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Paleontologist Mark McMenamin on Darwin’s Doubt

David Klinghoffer

mcmenamin.jpgAh, now the fun begins. We’ve arrived at the publication week for Stephen Meyer’s new book, Darwin’s Doubt: The Explosive Origin of Animal Life and the Case for Intelligent Design. We’ve been calling it "forthcoming" but as of tomorrow, June 18, it will be here. Order it at Amazon now.

We’ve already shared with you the comments on the dust jacket from Harvard geneticist George Church and bestselling novelist Dean Koontz. Carrying on, here’s the comment from Mark McMenamin, a paleontologist at Mt. Holyoke College and author of The Emergence of Animals (Columbia University Press).

It is hard for us paleontologists, steeped as we are in a tradition of Darwinian analysis, to admit that neo-Darwinian explanations for the Cambrian Explosion have failed miserably. New data acquired in recent years, instead of solving Darwin’s dilemma, have rather made it worse. Meyer describes the dimensions of the problem with clarity and precision. His book is a game changer for the study of evolution and evolutionary biology. Stephen Meyer points us in the right direction as we seek a new theory for the origin of Cambrian animal phyla.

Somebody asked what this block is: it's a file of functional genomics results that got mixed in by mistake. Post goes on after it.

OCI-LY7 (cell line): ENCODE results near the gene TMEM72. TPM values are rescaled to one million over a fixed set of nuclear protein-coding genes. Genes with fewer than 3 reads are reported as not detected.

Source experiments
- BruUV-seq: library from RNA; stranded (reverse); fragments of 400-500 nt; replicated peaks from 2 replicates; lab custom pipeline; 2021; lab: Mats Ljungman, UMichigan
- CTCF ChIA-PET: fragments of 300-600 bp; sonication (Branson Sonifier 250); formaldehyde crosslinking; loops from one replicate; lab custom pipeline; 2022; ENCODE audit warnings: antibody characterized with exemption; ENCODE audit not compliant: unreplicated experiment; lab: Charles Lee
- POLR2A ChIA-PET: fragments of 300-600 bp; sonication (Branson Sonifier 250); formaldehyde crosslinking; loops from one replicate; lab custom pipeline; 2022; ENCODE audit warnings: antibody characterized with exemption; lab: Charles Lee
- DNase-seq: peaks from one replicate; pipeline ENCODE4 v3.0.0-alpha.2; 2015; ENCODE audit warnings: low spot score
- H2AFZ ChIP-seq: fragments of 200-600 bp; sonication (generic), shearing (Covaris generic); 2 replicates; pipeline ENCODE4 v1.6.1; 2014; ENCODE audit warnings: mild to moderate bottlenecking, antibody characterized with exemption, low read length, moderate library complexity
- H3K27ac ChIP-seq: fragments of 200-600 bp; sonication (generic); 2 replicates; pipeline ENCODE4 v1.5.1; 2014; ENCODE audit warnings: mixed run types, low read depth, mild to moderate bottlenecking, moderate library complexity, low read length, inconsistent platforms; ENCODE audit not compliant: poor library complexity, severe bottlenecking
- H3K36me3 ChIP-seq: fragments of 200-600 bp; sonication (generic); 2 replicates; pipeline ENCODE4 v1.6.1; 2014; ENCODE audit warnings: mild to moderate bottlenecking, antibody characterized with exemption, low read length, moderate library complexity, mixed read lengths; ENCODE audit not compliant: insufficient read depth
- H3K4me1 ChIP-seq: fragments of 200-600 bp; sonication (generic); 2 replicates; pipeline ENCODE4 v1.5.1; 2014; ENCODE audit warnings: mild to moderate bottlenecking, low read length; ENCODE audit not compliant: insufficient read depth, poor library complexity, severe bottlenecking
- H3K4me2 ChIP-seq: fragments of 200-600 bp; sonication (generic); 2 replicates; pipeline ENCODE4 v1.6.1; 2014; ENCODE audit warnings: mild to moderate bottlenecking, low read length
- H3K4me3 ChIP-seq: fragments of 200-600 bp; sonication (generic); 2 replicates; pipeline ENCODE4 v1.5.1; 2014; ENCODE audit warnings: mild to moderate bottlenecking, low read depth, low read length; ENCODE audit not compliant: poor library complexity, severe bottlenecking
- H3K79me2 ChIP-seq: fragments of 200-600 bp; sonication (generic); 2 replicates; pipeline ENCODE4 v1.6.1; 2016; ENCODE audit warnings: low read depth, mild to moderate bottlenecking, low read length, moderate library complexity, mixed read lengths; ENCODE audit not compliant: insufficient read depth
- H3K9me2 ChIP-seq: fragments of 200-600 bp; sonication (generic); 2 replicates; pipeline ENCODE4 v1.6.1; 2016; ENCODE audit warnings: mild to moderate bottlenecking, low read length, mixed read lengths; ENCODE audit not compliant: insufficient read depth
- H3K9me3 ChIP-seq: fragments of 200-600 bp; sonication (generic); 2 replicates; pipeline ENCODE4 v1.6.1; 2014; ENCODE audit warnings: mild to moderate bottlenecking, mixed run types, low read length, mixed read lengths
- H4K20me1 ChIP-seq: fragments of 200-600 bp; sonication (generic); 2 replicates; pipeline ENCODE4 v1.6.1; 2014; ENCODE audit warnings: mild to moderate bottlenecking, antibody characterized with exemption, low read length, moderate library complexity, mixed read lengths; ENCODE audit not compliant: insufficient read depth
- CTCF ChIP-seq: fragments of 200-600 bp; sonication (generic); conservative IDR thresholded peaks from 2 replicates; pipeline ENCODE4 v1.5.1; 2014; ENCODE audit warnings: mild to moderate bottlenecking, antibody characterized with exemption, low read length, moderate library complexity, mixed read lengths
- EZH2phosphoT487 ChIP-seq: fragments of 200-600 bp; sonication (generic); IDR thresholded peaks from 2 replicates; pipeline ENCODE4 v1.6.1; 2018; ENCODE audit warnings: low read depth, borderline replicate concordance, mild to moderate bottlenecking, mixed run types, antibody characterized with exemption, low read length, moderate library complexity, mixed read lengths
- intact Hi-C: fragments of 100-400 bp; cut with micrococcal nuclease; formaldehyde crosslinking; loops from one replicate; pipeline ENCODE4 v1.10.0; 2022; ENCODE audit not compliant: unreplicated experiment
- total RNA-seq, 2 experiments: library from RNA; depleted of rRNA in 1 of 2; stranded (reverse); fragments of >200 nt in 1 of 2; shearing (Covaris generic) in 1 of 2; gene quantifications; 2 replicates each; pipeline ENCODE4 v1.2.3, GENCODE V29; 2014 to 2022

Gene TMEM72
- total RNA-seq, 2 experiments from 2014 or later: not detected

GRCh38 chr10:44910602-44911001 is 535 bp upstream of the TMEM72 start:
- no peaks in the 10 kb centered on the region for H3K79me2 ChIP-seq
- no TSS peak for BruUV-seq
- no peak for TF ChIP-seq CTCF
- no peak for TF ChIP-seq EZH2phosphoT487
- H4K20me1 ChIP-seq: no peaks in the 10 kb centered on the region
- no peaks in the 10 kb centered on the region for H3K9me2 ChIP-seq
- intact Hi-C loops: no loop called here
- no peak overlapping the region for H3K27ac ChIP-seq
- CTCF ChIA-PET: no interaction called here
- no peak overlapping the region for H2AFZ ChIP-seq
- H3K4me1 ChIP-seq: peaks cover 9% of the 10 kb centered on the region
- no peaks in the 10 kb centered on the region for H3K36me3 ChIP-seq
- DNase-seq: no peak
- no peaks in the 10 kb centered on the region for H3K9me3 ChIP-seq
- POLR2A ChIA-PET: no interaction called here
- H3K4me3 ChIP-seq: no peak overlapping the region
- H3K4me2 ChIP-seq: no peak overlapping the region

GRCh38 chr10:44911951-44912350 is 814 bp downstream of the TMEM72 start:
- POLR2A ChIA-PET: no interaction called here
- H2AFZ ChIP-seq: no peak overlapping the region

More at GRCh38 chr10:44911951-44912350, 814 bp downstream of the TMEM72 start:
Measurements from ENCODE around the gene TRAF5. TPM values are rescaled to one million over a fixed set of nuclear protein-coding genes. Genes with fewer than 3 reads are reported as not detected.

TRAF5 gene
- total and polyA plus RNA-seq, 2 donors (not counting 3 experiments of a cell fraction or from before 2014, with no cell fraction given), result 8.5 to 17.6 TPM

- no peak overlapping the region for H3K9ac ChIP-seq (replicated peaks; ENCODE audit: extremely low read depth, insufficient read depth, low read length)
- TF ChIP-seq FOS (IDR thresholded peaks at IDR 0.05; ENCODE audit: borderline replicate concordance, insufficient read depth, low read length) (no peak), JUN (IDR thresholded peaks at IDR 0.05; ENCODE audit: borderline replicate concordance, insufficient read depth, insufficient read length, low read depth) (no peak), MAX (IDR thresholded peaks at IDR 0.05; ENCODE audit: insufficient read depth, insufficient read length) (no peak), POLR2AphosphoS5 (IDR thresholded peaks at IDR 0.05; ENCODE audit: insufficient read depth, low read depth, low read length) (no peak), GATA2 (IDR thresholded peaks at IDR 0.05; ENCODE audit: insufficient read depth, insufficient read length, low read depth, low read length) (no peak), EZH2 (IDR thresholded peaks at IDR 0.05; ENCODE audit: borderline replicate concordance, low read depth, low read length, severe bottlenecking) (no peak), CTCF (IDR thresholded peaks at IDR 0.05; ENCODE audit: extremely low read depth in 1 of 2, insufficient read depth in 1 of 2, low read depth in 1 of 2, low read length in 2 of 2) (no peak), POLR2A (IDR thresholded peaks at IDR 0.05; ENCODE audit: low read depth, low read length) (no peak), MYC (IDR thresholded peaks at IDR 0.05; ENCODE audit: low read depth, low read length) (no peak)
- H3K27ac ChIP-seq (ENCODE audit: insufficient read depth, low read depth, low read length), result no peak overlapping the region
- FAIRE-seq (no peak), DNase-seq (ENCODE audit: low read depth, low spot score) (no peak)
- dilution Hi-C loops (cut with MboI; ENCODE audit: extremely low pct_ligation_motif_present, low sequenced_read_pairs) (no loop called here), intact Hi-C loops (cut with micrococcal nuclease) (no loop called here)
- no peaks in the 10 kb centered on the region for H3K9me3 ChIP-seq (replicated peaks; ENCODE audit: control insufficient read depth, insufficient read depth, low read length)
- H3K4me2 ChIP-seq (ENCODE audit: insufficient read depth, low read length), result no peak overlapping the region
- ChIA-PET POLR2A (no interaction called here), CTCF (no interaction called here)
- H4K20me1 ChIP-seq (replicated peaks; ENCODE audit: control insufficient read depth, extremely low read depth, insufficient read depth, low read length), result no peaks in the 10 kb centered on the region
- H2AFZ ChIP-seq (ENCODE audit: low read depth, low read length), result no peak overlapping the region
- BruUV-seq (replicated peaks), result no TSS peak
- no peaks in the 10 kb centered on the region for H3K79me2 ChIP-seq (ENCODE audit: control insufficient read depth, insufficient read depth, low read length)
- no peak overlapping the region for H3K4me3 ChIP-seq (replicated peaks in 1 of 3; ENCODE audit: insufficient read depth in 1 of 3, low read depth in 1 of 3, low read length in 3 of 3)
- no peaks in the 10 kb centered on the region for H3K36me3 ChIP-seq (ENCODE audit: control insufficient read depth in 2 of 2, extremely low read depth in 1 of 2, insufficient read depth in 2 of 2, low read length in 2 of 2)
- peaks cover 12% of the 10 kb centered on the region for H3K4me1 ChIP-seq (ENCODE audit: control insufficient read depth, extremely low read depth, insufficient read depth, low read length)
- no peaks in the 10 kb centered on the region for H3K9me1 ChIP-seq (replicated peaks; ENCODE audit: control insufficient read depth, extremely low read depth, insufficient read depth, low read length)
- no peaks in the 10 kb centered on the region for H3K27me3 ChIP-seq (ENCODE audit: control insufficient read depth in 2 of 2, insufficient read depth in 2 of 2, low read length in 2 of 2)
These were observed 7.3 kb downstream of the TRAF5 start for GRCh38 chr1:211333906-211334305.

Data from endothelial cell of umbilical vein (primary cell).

The book is a "game changer." Sounds familiar. Where did you hear that before? Oh yes, right here. More gratifying endorsements from scientists coming up.

David Klinghoffer

Senior Fellow and Editor, Evolution News
David Klinghoffer is a Senior Fellow at Discovery Institute and the editor of Evolution News & Science Today, the daily voice of Discovery Institute’s Center for Science & Culture, reporting on intelligent design, evolution, and the intersection of science and culture. Klinghoffer is also the author of six books, a former senior editor and literary editor at National Review magazine, and has written for the Los Angeles Times, New York Times, Wall Street Journal, Washington Post, Seattle Times, Commentary, and other publications. Born in Santa Monica, California, he graduated from Brown University in 1987 with an A.B. magna cum laude in comparative literature and religious studies. David lives near Seattle, Washington, with his wife and children.



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